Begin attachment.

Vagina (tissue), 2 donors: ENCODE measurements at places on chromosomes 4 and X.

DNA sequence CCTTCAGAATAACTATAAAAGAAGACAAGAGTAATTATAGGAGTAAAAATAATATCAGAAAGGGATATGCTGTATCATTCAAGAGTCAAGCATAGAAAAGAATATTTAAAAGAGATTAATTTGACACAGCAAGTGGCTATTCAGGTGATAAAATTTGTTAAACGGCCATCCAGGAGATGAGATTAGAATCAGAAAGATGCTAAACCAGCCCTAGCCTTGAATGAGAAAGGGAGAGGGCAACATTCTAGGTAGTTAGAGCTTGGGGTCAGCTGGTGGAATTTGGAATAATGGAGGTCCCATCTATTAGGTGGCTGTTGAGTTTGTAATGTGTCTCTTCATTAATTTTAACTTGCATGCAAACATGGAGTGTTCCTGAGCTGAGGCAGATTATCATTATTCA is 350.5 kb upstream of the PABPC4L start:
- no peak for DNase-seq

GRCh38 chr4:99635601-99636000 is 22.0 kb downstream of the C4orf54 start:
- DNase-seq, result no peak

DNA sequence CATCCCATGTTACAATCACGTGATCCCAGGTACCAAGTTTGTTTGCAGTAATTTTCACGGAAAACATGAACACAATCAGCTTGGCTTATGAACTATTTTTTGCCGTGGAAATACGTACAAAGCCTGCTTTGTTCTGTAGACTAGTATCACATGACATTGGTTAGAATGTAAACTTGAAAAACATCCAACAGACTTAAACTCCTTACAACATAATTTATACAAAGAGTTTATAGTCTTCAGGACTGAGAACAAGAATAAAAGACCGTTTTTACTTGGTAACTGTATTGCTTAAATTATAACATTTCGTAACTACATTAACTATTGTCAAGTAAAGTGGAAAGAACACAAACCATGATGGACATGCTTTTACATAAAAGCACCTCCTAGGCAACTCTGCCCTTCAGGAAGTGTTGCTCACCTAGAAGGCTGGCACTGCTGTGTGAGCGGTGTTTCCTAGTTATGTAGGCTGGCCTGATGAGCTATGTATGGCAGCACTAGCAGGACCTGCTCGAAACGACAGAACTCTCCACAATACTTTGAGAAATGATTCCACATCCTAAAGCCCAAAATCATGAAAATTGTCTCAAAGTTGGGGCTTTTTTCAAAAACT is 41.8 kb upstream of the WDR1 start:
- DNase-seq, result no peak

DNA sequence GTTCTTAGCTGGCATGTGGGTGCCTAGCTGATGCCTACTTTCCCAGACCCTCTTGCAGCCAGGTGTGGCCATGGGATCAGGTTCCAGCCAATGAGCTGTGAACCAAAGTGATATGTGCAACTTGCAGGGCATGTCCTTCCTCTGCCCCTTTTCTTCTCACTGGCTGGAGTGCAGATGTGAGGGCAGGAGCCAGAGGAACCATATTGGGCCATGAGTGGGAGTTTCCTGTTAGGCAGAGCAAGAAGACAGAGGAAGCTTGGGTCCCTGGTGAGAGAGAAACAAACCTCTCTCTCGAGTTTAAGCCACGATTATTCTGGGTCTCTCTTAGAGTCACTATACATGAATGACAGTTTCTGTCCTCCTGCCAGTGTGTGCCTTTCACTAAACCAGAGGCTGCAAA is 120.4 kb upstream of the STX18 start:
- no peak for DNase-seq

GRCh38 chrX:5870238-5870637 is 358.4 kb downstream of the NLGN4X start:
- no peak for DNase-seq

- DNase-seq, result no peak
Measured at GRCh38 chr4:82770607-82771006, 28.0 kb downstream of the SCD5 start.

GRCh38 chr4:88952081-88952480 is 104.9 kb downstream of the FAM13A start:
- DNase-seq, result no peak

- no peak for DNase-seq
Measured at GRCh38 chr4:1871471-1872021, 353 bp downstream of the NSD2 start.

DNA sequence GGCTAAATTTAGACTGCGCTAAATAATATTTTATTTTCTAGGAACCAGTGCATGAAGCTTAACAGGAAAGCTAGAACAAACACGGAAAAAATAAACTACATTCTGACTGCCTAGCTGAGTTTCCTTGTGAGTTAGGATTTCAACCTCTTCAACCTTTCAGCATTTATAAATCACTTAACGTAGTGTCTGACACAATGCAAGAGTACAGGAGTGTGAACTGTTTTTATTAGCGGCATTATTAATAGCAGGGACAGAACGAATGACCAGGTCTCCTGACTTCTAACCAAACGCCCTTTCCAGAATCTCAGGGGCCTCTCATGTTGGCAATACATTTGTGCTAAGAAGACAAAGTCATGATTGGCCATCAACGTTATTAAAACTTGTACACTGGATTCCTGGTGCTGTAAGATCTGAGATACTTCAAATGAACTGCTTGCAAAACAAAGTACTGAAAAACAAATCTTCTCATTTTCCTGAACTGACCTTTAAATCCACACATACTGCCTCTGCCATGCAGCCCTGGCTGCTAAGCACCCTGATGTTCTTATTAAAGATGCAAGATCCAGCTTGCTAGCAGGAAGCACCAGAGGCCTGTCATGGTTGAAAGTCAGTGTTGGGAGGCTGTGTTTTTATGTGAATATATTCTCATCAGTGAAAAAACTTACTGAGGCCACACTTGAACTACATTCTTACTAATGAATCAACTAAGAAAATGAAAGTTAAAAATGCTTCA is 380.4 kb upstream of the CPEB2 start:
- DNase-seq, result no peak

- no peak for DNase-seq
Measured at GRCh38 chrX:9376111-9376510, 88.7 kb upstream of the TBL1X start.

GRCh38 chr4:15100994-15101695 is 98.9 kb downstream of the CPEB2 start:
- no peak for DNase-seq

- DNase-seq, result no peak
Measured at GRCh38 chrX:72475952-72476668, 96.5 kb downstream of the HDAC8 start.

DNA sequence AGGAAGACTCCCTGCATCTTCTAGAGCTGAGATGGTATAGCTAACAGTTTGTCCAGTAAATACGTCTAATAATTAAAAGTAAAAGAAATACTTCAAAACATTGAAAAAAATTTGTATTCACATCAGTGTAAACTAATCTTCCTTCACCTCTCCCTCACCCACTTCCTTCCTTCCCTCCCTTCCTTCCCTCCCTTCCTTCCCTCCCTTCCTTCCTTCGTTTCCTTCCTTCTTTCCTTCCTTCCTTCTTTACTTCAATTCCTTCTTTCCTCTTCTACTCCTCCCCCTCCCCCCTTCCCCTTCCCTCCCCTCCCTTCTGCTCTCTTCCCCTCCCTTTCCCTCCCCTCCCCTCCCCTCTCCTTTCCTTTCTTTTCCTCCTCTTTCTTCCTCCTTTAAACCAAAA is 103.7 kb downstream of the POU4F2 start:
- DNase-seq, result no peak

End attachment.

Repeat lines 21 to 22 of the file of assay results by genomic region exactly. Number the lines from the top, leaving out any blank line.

Measured at GRCh38 chrX:9376111-9376510, 88.7 kb upstream of the TBL1X start.

GRCh38 chr4:15100994-15101695 is 98.9 kb downstream of the CPEB2 start: